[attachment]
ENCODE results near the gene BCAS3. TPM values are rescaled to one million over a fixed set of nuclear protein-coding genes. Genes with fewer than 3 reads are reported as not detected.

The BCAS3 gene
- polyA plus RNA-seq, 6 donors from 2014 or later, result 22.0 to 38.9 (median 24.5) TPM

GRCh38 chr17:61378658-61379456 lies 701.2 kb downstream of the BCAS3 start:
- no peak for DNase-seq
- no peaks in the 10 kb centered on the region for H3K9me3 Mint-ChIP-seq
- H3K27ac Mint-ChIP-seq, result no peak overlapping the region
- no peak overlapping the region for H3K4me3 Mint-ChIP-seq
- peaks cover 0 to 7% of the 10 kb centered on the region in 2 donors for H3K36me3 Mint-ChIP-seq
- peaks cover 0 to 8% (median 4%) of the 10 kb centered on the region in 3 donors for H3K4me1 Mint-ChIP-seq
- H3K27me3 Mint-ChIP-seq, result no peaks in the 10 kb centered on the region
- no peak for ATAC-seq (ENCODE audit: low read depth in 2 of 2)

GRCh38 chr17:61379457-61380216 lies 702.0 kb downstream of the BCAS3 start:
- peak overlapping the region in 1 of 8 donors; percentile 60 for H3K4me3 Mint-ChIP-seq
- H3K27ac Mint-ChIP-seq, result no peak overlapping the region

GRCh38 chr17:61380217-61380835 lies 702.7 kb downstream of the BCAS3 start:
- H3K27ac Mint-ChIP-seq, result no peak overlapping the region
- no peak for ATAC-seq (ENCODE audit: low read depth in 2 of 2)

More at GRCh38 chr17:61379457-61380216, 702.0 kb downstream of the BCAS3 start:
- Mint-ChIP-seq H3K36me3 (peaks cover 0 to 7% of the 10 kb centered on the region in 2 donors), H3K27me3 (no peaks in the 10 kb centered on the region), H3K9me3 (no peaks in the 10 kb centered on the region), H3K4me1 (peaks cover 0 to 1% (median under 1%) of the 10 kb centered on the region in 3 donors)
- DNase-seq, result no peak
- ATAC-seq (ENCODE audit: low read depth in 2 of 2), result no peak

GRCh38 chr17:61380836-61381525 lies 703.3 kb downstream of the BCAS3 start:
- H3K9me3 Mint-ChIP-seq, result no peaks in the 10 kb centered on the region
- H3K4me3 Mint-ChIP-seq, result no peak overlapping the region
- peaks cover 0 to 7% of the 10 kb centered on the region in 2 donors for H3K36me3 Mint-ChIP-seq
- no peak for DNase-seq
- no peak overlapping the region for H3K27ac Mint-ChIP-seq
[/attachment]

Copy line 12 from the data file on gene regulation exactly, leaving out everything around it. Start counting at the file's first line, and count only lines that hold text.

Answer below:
- no peak for ATAC-seq (ENCODE audit: low read depth in 2 of 2)